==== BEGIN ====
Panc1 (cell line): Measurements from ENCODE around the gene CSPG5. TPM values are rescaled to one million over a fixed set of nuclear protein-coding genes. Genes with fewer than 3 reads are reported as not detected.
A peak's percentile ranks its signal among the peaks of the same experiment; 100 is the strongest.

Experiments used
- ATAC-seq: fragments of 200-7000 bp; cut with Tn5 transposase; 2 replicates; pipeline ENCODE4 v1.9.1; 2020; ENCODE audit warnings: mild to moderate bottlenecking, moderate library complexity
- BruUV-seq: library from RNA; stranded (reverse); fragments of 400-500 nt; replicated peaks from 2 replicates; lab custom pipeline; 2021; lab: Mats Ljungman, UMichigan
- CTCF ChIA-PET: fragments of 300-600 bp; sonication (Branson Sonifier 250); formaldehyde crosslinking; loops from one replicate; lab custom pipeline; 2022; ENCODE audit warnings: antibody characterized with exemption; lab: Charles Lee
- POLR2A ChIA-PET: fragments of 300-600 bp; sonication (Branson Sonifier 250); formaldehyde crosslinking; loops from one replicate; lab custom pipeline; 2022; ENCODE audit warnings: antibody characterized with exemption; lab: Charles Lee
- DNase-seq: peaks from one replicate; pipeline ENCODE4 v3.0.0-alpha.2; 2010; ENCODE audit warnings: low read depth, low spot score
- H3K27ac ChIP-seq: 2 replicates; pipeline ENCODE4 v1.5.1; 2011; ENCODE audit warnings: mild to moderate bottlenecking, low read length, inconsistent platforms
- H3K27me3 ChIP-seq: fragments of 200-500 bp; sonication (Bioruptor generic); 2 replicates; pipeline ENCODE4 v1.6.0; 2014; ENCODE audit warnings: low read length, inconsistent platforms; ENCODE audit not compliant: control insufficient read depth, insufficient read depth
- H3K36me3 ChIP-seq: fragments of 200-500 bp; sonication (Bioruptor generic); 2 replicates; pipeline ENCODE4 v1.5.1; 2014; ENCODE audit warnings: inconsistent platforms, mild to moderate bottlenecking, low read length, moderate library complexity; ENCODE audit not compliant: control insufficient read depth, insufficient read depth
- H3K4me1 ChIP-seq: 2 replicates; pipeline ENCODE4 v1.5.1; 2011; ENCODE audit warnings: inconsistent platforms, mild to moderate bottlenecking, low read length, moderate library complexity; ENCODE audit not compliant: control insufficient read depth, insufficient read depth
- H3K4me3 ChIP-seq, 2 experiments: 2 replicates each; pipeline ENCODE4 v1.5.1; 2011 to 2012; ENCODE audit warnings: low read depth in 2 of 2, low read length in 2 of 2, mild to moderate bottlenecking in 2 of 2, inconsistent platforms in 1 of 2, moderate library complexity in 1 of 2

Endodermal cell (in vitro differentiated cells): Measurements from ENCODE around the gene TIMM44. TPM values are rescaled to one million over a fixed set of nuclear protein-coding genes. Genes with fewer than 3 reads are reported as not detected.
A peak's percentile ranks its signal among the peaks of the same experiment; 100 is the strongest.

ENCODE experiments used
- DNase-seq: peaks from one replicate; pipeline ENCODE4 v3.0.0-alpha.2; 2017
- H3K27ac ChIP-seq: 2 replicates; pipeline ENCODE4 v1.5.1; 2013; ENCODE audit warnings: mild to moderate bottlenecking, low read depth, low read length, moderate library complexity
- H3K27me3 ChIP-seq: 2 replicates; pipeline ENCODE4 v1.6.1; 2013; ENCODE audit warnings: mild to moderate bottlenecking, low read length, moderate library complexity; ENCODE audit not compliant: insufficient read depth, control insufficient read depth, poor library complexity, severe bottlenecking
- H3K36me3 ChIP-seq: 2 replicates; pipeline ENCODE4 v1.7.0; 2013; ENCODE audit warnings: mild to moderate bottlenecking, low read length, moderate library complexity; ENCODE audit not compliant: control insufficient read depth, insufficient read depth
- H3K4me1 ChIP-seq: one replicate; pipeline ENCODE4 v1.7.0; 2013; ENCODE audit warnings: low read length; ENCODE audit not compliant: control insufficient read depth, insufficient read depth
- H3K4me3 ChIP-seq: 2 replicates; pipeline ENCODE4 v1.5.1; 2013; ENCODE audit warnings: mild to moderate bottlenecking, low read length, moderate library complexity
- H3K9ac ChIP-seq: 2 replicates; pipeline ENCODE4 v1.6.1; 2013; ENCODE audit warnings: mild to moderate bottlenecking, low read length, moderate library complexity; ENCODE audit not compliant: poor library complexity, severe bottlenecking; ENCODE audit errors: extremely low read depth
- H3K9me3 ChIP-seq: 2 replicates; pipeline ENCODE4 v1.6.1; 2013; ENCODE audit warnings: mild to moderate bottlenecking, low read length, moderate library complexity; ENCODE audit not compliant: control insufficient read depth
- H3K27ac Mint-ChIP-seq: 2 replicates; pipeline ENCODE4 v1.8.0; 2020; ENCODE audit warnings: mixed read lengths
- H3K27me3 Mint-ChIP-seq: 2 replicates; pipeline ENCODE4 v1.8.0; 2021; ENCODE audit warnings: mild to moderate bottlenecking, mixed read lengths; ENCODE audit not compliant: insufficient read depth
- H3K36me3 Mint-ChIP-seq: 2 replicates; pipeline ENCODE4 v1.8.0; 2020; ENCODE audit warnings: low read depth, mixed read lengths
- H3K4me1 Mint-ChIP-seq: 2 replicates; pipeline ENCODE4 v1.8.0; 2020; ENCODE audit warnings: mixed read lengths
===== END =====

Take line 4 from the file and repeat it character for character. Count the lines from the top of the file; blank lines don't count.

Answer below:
- ATAC-seq: fragments of 200-7000 bp; cut with Tn5 transposase; 2 replicates; pipeline ENCODE4 v1.9.1; 2020; ENCODE audit warnings: mild to moderate bottlenecking, moderate library complexity